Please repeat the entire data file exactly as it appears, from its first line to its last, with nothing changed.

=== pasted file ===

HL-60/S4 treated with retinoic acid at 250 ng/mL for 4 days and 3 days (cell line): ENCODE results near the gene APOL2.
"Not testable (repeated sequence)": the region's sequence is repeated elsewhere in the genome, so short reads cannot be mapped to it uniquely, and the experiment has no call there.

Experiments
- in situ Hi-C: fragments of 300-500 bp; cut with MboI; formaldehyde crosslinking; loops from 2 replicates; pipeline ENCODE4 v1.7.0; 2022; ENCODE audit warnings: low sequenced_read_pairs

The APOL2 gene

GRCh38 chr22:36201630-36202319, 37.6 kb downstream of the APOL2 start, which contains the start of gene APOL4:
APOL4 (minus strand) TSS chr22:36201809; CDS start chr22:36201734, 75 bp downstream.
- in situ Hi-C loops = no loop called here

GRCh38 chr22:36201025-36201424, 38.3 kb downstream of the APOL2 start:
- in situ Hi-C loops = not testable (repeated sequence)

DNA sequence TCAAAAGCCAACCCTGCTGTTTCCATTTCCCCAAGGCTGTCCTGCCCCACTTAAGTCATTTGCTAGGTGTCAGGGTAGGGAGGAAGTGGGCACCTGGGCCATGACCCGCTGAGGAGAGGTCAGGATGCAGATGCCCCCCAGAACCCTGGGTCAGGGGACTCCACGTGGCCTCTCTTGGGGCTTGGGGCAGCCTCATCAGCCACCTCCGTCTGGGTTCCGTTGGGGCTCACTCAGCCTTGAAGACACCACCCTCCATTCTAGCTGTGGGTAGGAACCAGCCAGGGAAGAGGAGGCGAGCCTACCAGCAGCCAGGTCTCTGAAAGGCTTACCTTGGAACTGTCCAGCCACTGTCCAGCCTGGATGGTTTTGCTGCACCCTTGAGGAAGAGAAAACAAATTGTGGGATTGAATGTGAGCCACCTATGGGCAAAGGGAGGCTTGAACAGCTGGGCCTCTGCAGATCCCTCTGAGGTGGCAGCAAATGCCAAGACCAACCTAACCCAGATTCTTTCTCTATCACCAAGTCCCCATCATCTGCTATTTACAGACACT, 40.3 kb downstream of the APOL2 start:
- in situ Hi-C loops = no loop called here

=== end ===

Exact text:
HL-60/S4 treated with retinoic acid at 250 ng/mL for 4 days and 3 days (cell line): ENCODE results near the gene APOL2.
"Not testable (repeated sequence)": the region's sequence is repeated elsewhere in the genome, so short reads cannot be mapped to it uniquely, and the experiment has no call there.

Experiments
- in situ Hi-C: fragments of 300-500 bp; cut with MboI; formaldehyde crosslinking; loops from 2 replicates; pipeline ENCODE4 v1.7.0; 2022; ENCODE audit warnings: low sequenced_read_pairs

The APOL2 gene

GRCh38 chr22:36201630-36202319, 37.6 kb downstream of the APOL2 start, which contains the start of gene APOL4:
APOL4 (minus strand) TSS chr22:36201809; CDS start chr22:36201734, 75 bp downstream.
- in situ Hi-C loops = no loop called here

GRCh38 chr22:36201025-36201424, 38.3 kb downstream of the APOL2 start:
- in situ Hi-C loops = not testable (repeated sequence)

DNA sequence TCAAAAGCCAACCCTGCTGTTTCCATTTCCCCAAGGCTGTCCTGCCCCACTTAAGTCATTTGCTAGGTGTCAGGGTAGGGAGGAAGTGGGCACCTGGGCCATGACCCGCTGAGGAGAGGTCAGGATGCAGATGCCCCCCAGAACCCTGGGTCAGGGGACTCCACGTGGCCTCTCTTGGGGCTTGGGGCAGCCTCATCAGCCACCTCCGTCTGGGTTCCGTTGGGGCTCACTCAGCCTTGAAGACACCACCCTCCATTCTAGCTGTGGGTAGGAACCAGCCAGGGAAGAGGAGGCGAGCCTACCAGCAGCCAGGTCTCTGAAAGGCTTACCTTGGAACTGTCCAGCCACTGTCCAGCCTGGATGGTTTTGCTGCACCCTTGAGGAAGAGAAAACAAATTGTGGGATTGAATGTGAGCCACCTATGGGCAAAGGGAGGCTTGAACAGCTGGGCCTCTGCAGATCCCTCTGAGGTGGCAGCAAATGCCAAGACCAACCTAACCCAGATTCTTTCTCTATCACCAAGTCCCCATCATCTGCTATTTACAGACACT, 40.3 kb downstream of the APOL2 start:
- in situ Hi-C loops = no loop called here